Anticonvulsant efficiency, behavioral performance and cortisol levels: a comparison of carbamazepine (CBZ) and a fatty acid compound (SR-3).

Abstract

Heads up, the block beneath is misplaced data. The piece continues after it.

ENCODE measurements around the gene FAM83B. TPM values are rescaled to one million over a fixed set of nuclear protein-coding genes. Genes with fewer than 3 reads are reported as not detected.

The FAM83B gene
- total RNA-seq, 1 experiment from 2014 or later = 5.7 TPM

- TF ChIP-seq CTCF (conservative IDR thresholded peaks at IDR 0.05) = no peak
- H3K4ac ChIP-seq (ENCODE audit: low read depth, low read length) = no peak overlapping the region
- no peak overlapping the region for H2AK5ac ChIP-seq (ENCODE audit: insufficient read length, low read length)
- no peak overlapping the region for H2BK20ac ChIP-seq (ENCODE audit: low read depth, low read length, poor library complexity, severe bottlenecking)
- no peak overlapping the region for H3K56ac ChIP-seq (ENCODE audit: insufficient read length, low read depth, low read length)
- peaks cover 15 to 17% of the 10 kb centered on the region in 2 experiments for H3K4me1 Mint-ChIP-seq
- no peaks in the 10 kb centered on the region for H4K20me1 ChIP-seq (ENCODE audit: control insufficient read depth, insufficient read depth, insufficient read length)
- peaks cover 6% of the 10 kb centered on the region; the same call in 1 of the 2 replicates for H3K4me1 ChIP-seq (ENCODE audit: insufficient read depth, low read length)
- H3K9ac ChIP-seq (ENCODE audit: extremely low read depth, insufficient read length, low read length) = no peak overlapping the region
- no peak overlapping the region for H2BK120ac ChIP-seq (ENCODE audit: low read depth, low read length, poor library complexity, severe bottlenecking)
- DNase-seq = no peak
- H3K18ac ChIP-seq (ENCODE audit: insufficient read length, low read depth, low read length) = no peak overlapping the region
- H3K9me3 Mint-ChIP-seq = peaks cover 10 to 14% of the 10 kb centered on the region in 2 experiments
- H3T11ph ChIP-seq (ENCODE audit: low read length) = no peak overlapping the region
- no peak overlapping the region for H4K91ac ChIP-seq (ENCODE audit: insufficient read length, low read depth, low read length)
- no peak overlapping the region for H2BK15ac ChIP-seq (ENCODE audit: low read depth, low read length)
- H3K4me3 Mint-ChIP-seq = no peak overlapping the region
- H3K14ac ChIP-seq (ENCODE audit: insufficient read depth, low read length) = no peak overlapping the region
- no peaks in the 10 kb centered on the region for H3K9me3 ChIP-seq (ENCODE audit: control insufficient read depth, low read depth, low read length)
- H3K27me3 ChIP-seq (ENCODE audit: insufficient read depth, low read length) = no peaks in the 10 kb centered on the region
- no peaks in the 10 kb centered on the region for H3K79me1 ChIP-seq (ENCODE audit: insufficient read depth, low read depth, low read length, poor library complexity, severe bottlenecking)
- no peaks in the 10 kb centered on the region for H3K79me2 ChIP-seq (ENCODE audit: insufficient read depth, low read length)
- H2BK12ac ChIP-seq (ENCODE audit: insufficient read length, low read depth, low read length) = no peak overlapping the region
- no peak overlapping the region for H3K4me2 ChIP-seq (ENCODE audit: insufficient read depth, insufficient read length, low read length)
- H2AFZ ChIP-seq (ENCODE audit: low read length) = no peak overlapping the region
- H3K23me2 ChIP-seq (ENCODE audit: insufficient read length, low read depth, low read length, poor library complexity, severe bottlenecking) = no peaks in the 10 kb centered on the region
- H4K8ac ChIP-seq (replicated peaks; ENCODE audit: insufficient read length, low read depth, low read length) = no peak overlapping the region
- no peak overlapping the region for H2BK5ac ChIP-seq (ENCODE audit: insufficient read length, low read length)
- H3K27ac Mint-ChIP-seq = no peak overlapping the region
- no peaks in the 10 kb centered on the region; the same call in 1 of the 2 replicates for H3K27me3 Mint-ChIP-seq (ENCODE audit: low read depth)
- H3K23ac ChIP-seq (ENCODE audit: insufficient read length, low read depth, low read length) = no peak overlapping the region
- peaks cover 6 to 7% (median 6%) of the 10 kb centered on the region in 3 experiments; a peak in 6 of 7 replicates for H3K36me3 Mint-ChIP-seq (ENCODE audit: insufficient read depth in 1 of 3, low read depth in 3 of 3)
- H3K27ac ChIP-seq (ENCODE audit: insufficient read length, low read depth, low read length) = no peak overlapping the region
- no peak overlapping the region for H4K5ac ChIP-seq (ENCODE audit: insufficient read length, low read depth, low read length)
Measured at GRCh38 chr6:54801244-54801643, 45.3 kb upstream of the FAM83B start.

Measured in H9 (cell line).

The role of fatty acids (FA) and their impact on nervous system activity and immune function has attracted much attention. The interest extends beyond a basic understanding of the potential role exerted by FA on the neuronal membrane and its properties, to the implications and clinical significance for many neurological disorders. This is especially true for epilepsy, where many conventional anticonvulsant preparations carry undesired side effects, and a significant number of patients remain refractory to the drug treatment. We report on a comparative examination in rats of carbamazepine (CBZ) and SR-3 (a fatty acid compound) with respect to seizure control efficiency, as well as protective features against cognitive impairment and cortisol level elevation. With pentylenetetrazol (PTZ) induced seizures pre-treated by CBZ, or SR-3, both CBZ and SR-3 were equally effective in providing seizure control and both were superior to the saline control. However SR-3 provided greater protection in Morris Water Maze performance and control of cortisol level elevation.

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